Escobar was also enthusiastic about the slew of moves the Mets have made over the course of the past week. Although the Mets struck out on a few signings, they quickly flipped the script and it started with signing Escobar.
“I can’t even express how happy I am with all the moves the team made,” Escobar said. “I feel like it’s going to be incredible chemistry in the clubhouse that will enable us to win a lot of games. The front office deserves a ton of credit for all the moves they’ve made thus far.”
Regarding Canha, who played the entirety of his career with the Oakland Athletics before signing a two-year, $26.5 million deal with the Mets, the action surrounding the New York's offseason so far is something that is new to him and a lot of fun.
And while Canha has only been in Oakland in the big-leagues, he is ready to embrace the atmosphere of playing in a big market.
Beyond the opportunity of being in New York, Canha shared a special gesture made by Eppler and Alderson which ultimately sold him on choosing the Mets.
“Sandy and Billy actually came out to see me in person, and nobody else did that,” Canha said.”I didn’t think much of it at the time, and I didn’t know much about the Mets before, so this gave me really good insight. This very much felt like a family and they cared very much about my wife being there as well.”
Canha is currently projected to receive the bulk of his playing time in a corner outfield spot, but he can also play center field and first base. Throughout his career, he has always been the one to fill in for guys who need a day off here and there as well.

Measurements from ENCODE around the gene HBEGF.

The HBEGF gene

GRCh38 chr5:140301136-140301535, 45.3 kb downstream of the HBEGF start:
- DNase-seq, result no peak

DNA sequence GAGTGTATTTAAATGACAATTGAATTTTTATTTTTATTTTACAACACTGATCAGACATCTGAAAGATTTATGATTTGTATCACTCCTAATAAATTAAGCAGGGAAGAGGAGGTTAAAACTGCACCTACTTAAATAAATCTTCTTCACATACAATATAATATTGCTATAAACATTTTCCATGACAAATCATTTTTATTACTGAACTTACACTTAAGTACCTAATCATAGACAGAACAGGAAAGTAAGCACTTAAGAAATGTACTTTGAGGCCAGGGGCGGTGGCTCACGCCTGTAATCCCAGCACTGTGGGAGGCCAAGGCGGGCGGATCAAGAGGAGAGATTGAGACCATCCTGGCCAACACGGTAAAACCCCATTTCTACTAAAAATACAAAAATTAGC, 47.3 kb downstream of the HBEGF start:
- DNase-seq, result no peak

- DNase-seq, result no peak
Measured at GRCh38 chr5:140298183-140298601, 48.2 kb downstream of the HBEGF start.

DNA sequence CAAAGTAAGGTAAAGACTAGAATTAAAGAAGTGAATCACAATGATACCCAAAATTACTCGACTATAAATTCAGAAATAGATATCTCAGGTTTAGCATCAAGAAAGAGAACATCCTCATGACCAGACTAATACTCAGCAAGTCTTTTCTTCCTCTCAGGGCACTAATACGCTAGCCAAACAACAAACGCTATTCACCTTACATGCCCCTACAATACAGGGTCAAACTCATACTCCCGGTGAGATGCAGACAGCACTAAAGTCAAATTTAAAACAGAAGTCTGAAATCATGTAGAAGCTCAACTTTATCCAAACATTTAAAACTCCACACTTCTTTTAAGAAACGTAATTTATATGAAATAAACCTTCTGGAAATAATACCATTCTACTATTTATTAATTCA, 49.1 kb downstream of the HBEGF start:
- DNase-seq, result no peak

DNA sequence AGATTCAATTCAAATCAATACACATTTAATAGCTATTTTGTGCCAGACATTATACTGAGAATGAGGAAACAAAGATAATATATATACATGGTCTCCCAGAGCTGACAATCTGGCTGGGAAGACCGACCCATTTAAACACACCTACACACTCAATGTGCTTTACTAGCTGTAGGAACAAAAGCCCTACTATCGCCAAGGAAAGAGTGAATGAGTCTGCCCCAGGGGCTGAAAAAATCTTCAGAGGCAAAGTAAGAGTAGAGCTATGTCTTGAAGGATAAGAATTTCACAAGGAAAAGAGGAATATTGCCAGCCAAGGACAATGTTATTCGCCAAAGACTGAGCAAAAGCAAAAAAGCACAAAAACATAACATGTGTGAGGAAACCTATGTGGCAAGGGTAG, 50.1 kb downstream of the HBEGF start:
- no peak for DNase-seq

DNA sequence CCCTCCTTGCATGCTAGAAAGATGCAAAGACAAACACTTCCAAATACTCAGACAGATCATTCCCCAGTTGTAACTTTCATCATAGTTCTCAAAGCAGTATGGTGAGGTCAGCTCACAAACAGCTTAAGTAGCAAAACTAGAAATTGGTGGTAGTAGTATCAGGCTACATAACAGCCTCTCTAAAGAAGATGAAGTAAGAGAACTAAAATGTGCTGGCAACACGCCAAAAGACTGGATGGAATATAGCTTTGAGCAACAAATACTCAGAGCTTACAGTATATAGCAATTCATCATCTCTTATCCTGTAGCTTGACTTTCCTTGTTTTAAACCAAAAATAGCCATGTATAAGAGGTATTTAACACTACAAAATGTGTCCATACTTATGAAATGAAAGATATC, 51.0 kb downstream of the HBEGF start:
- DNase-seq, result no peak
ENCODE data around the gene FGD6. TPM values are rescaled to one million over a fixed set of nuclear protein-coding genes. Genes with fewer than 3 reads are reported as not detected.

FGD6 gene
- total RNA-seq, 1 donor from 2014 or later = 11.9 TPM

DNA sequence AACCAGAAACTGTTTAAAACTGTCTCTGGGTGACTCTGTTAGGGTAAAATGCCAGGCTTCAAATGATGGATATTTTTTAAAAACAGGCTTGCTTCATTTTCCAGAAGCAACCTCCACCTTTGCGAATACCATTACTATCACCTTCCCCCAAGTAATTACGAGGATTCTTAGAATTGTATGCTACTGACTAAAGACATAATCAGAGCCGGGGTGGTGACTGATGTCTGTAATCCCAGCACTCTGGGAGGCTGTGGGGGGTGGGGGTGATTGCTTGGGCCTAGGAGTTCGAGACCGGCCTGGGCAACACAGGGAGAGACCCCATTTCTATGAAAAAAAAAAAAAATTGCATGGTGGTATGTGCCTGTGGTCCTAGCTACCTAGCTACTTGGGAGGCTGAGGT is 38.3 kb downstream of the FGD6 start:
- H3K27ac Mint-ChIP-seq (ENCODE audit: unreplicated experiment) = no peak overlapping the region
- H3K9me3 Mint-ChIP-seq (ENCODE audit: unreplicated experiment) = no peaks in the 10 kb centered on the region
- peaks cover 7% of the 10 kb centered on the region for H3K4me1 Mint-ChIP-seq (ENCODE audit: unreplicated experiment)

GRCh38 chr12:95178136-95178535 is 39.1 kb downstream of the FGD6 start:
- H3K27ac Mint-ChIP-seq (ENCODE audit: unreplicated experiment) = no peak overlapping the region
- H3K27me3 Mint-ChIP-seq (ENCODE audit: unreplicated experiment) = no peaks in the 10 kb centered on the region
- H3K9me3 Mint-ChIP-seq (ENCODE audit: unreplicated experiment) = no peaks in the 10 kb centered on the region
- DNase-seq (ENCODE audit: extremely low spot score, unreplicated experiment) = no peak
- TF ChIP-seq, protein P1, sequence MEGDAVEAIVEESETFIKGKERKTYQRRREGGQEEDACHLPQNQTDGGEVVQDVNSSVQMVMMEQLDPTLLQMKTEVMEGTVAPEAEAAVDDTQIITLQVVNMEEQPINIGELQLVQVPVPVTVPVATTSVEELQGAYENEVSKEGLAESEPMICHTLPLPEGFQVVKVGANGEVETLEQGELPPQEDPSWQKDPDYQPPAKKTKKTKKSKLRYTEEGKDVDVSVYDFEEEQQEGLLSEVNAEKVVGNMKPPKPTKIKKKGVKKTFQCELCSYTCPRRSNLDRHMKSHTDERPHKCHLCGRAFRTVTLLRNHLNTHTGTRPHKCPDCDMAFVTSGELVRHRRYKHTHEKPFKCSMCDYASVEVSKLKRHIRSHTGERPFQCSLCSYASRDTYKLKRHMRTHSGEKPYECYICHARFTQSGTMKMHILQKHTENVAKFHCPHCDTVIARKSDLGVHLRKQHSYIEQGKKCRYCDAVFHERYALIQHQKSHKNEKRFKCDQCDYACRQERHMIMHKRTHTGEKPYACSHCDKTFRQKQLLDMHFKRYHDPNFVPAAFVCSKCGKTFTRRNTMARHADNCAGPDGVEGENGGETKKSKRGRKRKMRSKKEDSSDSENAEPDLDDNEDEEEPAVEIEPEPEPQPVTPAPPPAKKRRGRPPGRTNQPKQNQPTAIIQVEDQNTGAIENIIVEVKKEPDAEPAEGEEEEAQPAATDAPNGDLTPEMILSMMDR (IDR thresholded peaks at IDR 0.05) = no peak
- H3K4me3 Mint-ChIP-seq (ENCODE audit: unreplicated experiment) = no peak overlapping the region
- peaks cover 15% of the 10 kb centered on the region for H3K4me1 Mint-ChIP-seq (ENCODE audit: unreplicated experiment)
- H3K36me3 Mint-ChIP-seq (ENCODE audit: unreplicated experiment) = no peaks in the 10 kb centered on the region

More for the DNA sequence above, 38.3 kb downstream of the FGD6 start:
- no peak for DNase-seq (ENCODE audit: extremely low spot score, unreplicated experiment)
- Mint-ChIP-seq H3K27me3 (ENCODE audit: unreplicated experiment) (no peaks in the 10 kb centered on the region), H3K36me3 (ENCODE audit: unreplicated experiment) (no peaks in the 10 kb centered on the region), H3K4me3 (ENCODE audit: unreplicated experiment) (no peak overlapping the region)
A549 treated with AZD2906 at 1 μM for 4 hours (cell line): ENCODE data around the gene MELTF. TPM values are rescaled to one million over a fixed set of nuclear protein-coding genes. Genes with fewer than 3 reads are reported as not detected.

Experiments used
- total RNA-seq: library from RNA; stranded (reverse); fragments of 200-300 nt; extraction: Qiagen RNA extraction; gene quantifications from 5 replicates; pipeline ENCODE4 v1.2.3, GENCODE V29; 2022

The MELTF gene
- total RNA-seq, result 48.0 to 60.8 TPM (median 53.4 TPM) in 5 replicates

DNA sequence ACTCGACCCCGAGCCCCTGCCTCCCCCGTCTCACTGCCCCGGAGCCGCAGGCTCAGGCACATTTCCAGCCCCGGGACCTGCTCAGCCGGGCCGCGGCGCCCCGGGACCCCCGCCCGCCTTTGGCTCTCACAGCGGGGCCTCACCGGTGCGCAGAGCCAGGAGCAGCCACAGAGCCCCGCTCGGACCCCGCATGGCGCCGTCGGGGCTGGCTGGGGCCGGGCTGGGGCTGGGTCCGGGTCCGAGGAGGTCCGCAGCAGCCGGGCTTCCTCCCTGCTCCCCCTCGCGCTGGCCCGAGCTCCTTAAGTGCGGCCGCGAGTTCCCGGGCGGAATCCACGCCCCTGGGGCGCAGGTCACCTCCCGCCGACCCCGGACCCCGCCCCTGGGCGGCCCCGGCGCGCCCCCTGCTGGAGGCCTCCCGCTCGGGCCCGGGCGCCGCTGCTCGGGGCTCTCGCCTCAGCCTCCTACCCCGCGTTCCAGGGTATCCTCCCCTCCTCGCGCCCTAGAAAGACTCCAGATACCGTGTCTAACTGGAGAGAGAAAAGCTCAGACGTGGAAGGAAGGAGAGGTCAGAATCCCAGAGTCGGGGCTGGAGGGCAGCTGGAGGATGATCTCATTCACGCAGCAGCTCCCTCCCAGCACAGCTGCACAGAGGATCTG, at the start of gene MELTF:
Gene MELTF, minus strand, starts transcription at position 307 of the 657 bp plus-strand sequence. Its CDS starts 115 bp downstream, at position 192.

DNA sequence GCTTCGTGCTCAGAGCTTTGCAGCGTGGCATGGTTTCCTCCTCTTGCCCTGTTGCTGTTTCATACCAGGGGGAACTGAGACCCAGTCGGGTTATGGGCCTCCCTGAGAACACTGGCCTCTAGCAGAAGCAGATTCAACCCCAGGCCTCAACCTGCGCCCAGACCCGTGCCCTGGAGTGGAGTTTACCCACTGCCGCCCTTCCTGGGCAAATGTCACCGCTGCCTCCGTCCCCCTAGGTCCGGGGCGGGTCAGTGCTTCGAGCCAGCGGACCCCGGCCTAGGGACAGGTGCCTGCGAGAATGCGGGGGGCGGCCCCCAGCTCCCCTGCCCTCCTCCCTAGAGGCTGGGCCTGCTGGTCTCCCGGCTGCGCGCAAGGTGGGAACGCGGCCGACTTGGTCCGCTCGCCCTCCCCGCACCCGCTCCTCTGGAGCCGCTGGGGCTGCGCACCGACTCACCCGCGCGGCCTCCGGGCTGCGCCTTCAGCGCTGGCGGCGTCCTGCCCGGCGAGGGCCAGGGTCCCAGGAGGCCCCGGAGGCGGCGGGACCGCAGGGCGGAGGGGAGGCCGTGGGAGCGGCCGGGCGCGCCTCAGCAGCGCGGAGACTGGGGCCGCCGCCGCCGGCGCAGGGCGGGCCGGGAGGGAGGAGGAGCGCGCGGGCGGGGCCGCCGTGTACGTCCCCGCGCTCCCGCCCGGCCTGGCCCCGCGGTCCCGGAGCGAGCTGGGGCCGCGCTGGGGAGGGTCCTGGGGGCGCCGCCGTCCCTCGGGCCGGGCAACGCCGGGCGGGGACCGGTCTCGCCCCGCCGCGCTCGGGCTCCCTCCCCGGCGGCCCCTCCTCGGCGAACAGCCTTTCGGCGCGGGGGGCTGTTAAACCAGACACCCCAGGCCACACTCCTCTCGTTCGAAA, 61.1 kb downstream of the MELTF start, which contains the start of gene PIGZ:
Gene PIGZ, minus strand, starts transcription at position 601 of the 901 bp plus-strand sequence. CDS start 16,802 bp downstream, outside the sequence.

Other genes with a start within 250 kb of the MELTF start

"I’ll play wherever you need me," said Canha. "In the past, I’ve filled in when guys have needed day off or guys are hurt. I’ve always embraced that role and taken pride in my athleticism."
While Marte, Escobar and Canha are all high on-base guys who hit well with runners in scoring position, Eppler said he looked at the process rather than the results, which can fluctuate at times.
The strong results from this group are stemmed from their ability to hit for contact, which is an aspect that Eppler values, along with making good decisions in the batter's box.
In the end, Mets' brass envisions this trio making just as much as an impact as Scherzer on the roster. That is why all three of them will be in a Mets uniform next season and beyond.
Between Scherzer, Marte, Escobar and Canha, the Mets have committed a total of $254.5 million, signaling that they are all-in and ready to compete in 2022.
As Eppler revealed on Wednesday, the Mets have a wide list of managers and they will begin the interview process sometime in the near future.
Eppler expects to discuss the front office's preferred criteria with owner Steve Cohen by tomorrow morning.
"I've had a couple different volleys already with Sandy [Alderson] on the subject," he said. "It's coming through and we'll start the process of actually formally interviewing people very soon."
Lastly, Eppler added that the manager will be given the ability to make assessments on lineups and matchups each day. Eppler referred to data and analytics as a good road map, but it is up to the manager and coaching staff to adjust to in-game scenarios as they come along.